Very sad news from Vermont, which is suffering some of the worst flooding in its history as a result of Hurricane Irene: Bartleby's Books in Wilmington is ruined, according to owner Lisa Sullivan. The building was flooded but is still standing. In an e-mail, she wrote, "We plan to rebuild as soon as possible." For now, she is awaiting FEMA and will then need help removing the contents of the store.
This is the second disaster of 2011 for Sullivan, treasurer of the New England Independent Booksellers Associations. She also owns the Book Cellar in Brattleboro, which closed indefinitely after a fire in its building, the historic Brooks House, four months ago (Shelf Awareness, April 19, 2011).
Luckily other booksellers on the East Coast survived the storm with little or no damage. Some booksellers used the hurricane to remind people of the value of reading and bookstores, as evidenced by our images of the day (below). Others did so online, and our favorite Hurricane Irene-related bookstore post, from Saturday morning:
"We opened a little bit earlier so you can get a head start on your day! You'll definitely need books to get you and your family through this storm...and if the power goes out, you'll need booklights. We have both! Come on by and pick up the essentials! (We have candles, too). Stay safe." --Boulevard Books & Café, Brooklyn, N.Y.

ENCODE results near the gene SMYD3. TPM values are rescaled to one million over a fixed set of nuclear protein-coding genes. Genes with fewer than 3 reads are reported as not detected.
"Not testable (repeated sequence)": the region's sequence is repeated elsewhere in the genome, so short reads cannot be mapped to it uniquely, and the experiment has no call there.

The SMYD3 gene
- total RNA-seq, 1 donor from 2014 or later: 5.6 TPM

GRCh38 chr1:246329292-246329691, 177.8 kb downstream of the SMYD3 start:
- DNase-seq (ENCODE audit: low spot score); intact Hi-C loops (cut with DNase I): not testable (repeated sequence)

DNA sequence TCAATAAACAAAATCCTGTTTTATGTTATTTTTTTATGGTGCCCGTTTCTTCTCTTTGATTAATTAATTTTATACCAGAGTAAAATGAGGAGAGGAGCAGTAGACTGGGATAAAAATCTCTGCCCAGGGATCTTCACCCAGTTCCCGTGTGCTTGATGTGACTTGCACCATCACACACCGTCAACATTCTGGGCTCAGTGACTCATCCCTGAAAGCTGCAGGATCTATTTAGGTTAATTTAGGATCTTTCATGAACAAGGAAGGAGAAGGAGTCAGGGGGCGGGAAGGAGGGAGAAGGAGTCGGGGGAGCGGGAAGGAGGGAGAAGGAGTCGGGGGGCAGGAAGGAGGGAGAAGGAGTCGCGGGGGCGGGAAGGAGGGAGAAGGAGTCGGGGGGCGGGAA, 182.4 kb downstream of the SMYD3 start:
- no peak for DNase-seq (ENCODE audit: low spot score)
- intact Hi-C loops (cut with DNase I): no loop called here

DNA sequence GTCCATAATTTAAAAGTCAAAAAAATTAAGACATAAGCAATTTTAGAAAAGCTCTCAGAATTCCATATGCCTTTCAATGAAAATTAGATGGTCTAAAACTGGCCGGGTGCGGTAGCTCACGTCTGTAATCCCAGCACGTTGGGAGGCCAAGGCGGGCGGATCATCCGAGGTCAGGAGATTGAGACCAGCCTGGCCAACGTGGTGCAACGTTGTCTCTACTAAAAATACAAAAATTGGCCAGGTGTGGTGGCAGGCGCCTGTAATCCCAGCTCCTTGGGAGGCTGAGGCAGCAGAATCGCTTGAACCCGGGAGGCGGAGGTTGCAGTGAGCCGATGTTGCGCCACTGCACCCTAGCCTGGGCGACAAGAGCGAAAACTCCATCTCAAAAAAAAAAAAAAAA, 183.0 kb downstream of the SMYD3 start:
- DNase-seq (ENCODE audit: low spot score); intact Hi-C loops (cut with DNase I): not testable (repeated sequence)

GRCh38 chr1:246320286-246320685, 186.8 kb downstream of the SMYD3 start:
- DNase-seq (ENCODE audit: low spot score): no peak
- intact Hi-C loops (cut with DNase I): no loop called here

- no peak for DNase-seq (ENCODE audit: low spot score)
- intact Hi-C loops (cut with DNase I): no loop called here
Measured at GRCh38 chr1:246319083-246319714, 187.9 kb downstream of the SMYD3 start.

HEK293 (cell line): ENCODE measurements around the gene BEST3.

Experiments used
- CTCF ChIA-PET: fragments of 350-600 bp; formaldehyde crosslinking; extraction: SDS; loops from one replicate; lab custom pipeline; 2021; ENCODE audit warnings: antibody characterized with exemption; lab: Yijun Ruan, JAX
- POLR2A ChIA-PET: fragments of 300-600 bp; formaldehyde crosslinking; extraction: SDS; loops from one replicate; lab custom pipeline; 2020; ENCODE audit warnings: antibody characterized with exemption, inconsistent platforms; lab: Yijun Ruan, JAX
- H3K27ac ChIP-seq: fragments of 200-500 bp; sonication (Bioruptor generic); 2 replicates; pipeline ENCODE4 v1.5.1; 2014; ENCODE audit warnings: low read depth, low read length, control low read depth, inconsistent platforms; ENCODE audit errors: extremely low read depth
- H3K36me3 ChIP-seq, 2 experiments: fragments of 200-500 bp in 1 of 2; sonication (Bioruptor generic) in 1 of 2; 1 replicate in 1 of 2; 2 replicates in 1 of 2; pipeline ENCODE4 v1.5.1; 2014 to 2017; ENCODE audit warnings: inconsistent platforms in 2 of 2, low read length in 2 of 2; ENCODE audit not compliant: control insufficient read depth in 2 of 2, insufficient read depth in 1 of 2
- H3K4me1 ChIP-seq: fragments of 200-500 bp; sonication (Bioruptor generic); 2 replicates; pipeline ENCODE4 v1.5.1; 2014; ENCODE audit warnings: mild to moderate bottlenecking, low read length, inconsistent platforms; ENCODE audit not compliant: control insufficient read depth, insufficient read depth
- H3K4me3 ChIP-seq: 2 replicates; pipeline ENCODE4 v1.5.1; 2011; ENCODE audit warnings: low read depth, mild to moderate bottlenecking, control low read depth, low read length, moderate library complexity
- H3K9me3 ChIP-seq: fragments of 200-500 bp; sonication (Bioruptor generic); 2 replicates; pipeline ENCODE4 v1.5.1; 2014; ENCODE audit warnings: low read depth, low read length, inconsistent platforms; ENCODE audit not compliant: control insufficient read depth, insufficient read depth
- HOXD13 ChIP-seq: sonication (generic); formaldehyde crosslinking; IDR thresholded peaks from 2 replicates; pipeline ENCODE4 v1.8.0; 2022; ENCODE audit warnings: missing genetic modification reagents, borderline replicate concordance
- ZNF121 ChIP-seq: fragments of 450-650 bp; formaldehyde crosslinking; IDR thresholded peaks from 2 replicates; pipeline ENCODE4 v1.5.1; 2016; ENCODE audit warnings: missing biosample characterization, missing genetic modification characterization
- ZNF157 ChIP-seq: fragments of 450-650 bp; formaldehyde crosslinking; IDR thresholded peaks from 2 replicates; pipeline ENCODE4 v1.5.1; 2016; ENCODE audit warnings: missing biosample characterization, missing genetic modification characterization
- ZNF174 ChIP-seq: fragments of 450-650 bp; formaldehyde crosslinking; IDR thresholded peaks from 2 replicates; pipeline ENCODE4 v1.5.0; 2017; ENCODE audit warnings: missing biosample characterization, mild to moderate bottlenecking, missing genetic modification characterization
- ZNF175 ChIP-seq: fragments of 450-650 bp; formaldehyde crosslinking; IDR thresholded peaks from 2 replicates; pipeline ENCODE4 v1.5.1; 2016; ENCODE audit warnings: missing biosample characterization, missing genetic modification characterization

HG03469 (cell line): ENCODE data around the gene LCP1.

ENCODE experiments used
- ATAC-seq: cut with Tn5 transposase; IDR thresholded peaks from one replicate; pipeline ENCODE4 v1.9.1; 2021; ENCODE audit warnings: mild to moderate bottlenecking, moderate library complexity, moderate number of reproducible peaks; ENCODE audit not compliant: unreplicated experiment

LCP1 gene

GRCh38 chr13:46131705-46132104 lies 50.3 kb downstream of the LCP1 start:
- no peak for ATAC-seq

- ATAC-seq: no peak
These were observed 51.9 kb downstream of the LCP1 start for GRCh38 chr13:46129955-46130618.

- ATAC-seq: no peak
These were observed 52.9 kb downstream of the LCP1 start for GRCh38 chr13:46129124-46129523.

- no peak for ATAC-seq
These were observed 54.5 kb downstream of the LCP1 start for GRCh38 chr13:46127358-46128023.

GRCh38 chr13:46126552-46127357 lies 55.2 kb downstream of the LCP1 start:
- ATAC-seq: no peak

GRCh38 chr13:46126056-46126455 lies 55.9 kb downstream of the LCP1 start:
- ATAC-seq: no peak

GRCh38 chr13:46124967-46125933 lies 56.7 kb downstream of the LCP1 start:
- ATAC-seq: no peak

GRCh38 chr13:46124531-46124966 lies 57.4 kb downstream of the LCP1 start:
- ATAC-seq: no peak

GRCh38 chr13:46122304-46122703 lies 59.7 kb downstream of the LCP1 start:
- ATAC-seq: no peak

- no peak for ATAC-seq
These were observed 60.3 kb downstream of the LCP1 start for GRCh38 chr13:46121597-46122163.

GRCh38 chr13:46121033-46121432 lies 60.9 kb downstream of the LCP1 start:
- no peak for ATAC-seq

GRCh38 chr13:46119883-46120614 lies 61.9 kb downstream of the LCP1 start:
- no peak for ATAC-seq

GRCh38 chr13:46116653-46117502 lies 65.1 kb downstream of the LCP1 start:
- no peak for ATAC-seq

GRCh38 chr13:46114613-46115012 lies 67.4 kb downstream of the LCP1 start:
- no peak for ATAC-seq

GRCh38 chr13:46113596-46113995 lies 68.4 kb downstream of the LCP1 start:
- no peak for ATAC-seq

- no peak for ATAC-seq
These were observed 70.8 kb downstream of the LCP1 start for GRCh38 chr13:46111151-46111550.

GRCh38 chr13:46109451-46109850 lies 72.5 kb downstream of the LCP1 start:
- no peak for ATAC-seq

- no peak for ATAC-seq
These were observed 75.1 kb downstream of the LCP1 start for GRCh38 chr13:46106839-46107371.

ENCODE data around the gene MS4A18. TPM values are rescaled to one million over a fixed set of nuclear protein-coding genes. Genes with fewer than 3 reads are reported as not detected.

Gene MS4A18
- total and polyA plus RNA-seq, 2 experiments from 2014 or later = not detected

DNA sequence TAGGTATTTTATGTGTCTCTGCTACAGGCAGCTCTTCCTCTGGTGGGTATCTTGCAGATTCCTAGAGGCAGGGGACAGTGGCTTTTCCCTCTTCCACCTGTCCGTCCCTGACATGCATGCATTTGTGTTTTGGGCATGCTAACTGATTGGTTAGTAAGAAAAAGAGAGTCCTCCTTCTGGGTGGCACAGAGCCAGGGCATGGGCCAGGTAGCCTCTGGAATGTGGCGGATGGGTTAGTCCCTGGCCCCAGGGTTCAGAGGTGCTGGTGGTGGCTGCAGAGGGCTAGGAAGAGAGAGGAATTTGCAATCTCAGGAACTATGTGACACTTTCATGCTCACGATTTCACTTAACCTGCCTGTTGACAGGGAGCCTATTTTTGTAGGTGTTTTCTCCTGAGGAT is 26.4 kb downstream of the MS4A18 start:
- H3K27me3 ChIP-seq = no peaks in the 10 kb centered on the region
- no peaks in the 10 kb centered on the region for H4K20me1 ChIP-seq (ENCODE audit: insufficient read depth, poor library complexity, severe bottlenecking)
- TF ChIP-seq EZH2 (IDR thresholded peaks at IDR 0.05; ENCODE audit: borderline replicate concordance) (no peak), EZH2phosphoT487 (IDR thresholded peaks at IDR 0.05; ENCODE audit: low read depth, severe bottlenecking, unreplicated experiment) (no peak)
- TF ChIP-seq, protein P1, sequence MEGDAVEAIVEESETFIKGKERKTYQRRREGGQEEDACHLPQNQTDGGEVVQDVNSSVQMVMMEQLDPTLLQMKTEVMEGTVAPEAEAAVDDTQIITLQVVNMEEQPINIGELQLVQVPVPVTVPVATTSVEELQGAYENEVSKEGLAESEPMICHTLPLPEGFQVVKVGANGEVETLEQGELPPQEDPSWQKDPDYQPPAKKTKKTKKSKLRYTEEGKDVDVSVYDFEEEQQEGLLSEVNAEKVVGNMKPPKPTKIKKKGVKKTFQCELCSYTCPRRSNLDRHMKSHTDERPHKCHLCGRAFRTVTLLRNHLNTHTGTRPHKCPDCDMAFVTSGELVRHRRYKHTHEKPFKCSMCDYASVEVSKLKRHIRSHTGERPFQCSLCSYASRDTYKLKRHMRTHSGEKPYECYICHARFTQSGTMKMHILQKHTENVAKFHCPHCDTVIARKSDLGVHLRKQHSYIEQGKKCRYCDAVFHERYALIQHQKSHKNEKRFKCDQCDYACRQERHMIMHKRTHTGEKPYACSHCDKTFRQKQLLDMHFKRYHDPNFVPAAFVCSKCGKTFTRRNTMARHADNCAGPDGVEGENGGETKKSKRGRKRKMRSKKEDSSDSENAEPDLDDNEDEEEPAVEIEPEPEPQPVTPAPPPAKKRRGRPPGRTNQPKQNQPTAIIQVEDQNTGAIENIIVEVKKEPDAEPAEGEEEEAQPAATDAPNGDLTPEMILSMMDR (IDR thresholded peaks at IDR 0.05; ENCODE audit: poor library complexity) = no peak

If living through Hurricane Irene just whetted your appetite, check out "Books about hurricanes for adults, children" in the International Business Times.
The Wall Street Journal outlines changes in the economics of the book business from the publishers' point of view, mainly because of the growth of e-books and the closing of Borders.
Even though 80% of all books sold are traditional printed books, publishers are "reducing advances, slimming print runs and cutting fixed costs to reflect the new economics."
One unintended consequence of lower print runs is the higher expense of reprints as well as problems for booksellers finding enough copies of popular titles.
Carole Horne, general manager of the Harvard Book Store, Cambridge, Mass., commented: "What we're seeing is that big books come into the store, and then they are out of stock almost immediately."
The tablet rumor mill grinds on. Amazon will introduce an Android-powered tablet in late September or October that will "sell for hundreds less than the entry-point $499 iPad," an unnamed source "with knowledge of the plans" told the New York Post, which noted that the recent HP TouchPad fire sale (Shelf Awareness, August 24, 2011) "proved that the market is hungry for tablets outside of Apple’s iPad--if the price is right."
The cheap tablet arena probably won't be Amazon's alone, however. "We expect to see more and more lower-end, more-affordable Android devices enter the marketplace, which should further allow Android to increase its share,” said Tony Berkman, CEO of ITG Investment Research.